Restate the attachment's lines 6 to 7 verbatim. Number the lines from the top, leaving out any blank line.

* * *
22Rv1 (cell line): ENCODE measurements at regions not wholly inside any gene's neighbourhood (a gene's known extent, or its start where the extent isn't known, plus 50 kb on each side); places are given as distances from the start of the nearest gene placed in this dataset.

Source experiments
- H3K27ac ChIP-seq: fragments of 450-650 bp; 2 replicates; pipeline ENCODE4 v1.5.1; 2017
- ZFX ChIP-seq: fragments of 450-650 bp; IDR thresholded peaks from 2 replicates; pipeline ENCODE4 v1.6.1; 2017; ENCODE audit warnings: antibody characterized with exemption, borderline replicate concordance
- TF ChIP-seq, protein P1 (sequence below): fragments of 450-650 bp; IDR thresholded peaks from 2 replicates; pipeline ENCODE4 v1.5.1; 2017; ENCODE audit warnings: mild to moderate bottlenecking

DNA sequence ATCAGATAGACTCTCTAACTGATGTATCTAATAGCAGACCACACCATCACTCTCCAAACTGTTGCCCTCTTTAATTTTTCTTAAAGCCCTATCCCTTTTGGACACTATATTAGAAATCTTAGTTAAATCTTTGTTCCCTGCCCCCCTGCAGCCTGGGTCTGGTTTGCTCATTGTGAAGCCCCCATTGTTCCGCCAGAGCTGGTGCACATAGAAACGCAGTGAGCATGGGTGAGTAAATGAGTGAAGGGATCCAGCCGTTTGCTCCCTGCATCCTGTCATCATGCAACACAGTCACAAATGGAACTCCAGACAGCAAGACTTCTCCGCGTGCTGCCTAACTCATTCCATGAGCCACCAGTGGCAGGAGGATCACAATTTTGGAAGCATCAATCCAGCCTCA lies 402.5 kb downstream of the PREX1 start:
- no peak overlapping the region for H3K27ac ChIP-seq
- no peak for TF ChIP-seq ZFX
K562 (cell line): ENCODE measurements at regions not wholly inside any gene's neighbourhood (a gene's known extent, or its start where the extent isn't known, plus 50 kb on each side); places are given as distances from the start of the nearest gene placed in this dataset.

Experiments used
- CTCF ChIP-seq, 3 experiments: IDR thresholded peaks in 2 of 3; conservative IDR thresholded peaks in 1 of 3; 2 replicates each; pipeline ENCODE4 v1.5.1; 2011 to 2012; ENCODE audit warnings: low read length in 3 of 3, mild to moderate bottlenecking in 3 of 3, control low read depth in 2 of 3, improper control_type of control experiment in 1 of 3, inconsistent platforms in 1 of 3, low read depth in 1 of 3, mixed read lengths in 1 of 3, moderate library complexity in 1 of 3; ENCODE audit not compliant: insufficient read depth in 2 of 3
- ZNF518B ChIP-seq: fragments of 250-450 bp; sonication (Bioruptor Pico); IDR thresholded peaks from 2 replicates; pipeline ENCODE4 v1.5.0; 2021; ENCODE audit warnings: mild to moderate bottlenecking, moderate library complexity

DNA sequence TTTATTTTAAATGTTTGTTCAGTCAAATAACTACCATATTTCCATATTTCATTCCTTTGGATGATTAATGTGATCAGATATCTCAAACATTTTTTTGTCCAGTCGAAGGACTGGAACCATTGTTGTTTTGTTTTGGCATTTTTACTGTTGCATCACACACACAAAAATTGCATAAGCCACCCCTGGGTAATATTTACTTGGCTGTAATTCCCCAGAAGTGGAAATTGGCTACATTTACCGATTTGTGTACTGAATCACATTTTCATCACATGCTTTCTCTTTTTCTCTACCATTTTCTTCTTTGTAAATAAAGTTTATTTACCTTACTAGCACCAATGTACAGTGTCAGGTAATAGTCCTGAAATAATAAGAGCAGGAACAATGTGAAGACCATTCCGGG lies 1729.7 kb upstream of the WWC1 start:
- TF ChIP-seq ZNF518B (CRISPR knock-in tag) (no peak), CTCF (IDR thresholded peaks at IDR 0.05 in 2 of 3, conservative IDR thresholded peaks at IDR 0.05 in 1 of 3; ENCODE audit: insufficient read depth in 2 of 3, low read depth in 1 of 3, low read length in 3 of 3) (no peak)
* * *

DNA sequence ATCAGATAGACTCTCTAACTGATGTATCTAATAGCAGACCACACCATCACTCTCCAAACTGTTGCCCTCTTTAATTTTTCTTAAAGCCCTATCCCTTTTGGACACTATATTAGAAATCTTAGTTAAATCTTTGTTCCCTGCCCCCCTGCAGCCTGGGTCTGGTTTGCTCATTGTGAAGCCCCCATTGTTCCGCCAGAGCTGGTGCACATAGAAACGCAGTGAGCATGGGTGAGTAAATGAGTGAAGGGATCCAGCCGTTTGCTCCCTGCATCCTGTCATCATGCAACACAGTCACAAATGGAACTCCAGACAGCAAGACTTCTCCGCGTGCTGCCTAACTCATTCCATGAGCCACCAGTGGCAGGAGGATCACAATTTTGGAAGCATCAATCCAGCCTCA lies 402.5 kb downstream of the PREX1 start:
- no peak overlapping the region for H3K27ac ChIP-seq